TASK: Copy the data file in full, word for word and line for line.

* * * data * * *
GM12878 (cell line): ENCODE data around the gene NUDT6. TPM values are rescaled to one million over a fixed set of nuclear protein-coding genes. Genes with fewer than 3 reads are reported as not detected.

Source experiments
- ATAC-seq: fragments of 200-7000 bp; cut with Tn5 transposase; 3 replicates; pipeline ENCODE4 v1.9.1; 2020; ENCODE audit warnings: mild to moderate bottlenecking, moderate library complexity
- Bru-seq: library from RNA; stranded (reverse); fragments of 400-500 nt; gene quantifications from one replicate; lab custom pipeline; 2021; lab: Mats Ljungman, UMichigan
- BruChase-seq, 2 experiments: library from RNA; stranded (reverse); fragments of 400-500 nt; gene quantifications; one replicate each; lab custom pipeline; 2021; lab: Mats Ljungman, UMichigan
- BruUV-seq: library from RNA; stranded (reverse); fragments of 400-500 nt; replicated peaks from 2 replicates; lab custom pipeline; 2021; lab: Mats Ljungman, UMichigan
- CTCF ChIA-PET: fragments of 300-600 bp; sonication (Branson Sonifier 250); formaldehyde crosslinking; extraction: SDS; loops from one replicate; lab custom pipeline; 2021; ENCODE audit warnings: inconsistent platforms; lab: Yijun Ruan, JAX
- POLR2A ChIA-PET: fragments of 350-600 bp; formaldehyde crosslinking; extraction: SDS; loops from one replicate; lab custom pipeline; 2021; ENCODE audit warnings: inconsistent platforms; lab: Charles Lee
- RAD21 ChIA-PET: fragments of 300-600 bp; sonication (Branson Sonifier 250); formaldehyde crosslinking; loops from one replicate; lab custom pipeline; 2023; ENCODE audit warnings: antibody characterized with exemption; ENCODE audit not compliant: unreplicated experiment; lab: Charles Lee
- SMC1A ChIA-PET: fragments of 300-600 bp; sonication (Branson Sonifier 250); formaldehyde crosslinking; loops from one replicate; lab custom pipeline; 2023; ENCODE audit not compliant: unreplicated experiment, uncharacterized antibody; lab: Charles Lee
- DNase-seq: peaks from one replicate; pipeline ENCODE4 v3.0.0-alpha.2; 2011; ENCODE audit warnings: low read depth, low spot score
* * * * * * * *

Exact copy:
GM12878 (cell line): ENCODE data around the gene NUDT6. TPM values are rescaled to one million over a fixed set of nuclear protein-coding genes. Genes with fewer than 3 reads are reported as not detected.

Source experiments
- ATAC-seq: fragments of 200-7000 bp; cut with Tn5 transposase; 3 replicates; pipeline ENCODE4 v1.9.1; 2020; ENCODE audit warnings: mild to moderate bottlenecking, moderate library complexity
- Bru-seq: library from RNA; stranded (reverse); fragments of 400-500 nt; gene quantifications from one replicate; lab custom pipeline; 2021; lab: Mats Ljungman, UMichigan
- BruChase-seq, 2 experiments: library from RNA; stranded (reverse); fragments of 400-500 nt; gene quantifications; one replicate each; lab custom pipeline; 2021; lab: Mats Ljungman, UMichigan
- BruUV-seq: library from RNA; stranded (reverse); fragments of 400-500 nt; replicated peaks from 2 replicates; lab custom pipeline; 2021; lab: Mats Ljungman, UMichigan
- CTCF ChIA-PET: fragments of 300-600 bp; sonication (Branson Sonifier 250); formaldehyde crosslinking; extraction: SDS; loops from one replicate; lab custom pipeline; 2021; ENCODE audit warnings: inconsistent platforms; lab: Yijun Ruan, JAX
- POLR2A ChIA-PET: fragments of 350-600 bp; formaldehyde crosslinking; extraction: SDS; loops from one replicate; lab custom pipeline; 2021; ENCODE audit warnings: inconsistent platforms; lab: Charles Lee
- RAD21 ChIA-PET: fragments of 300-600 bp; sonication (Branson Sonifier 250); formaldehyde crosslinking; loops from one replicate; lab custom pipeline; 2023; ENCODE audit warnings: antibody characterized with exemption; ENCODE audit not compliant: unreplicated experiment; lab: Charles Lee
- SMC1A ChIA-PET: fragments of 300-600 bp; sonication (Branson Sonifier 250); formaldehyde crosslinking; loops from one replicate; lab custom pipeline; 2023; ENCODE audit not compliant: unreplicated experiment, uncharacterized antibody; lab: Charles Lee
- DNase-seq: peaks from one replicate; pipeline ENCODE4 v3.0.0-alpha.2; 2011; ENCODE audit warnings: low read depth, low spot score